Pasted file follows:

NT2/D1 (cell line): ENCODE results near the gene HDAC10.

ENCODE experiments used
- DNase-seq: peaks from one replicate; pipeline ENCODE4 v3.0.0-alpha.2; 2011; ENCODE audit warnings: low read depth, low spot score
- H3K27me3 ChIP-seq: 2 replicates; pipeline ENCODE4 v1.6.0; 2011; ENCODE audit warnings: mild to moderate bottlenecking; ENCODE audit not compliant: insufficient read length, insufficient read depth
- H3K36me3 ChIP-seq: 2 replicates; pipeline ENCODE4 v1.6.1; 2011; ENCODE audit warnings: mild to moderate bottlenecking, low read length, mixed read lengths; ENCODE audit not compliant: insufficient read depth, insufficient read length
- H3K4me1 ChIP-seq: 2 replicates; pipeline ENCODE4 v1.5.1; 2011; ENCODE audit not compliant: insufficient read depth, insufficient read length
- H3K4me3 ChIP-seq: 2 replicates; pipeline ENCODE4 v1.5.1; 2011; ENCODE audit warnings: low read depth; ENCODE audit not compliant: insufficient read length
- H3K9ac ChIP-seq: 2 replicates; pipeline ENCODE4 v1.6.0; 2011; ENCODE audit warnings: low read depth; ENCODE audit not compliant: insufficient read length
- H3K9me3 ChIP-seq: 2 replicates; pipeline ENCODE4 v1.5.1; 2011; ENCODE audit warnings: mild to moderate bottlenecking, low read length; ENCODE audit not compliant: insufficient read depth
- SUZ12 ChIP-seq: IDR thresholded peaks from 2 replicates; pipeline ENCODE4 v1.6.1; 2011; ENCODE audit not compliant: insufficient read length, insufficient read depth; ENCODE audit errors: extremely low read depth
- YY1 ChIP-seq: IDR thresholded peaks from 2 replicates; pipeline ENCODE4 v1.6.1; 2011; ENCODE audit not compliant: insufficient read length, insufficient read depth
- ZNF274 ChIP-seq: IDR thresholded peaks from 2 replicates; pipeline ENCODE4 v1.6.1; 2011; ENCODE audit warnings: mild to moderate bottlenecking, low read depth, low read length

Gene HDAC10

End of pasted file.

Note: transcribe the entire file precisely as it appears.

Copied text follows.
NT2/D1 (cell line): ENCODE results near the gene HDAC10.

ENCODE experiments used
- DNase-seq: peaks from one replicate; pipeline ENCODE4 v3.0.0-alpha.2; 2011; ENCODE audit warnings: low read depth, low spot score
- H3K27me3 ChIP-seq: 2 replicates; pipeline ENCODE4 v1.6.0; 2011; ENCODE audit warnings: mild to moderate bottlenecking; ENCODE audit not compliant: insufficient read length, insufficient read depth
- H3K36me3 ChIP-seq: 2 replicates; pipeline ENCODE4 v1.6.1; 2011; ENCODE audit warnings: mild to moderate bottlenecking, low read length, mixed read lengths; ENCODE audit not compliant: insufficient read depth, insufficient read length
- H3K4me1 ChIP-seq: 2 replicates; pipeline ENCODE4 v1.5.1; 2011; ENCODE audit not compliant: insufficient read depth, insufficient read length
- H3K4me3 ChIP-seq: 2 replicates; pipeline ENCODE4 v1.5.1; 2011; ENCODE audit warnings: low read depth; ENCODE audit not compliant: insufficient read length
- H3K9ac ChIP-seq: 2 replicates; pipeline ENCODE4 v1.6.0; 2011; ENCODE audit warnings: low read depth; ENCODE audit not compliant: insufficient read length
- H3K9me3 ChIP-seq: 2 replicates; pipeline ENCODE4 v1.5.1; 2011; ENCODE audit warnings: mild to moderate bottlenecking, low read length; ENCODE audit not compliant: insufficient read depth
- SUZ12 ChIP-seq: IDR thresholded peaks from 2 replicates; pipeline ENCODE4 v1.6.1; 2011; ENCODE audit not compliant: insufficient read length, insufficient read depth; ENCODE audit errors: extremely low read depth
- YY1 ChIP-seq: IDR thresholded peaks from 2 replicates; pipeline ENCODE4 v1.6.1; 2011; ENCODE audit not compliant: insufficient read length, insufficient read depth
- ZNF274 ChIP-seq: IDR thresholded peaks from 2 replicates; pipeline ENCODE4 v1.6.1; 2011; ENCODE audit warnings: mild to moderate bottlenecking, low read depth, low read length

Gene HDAC10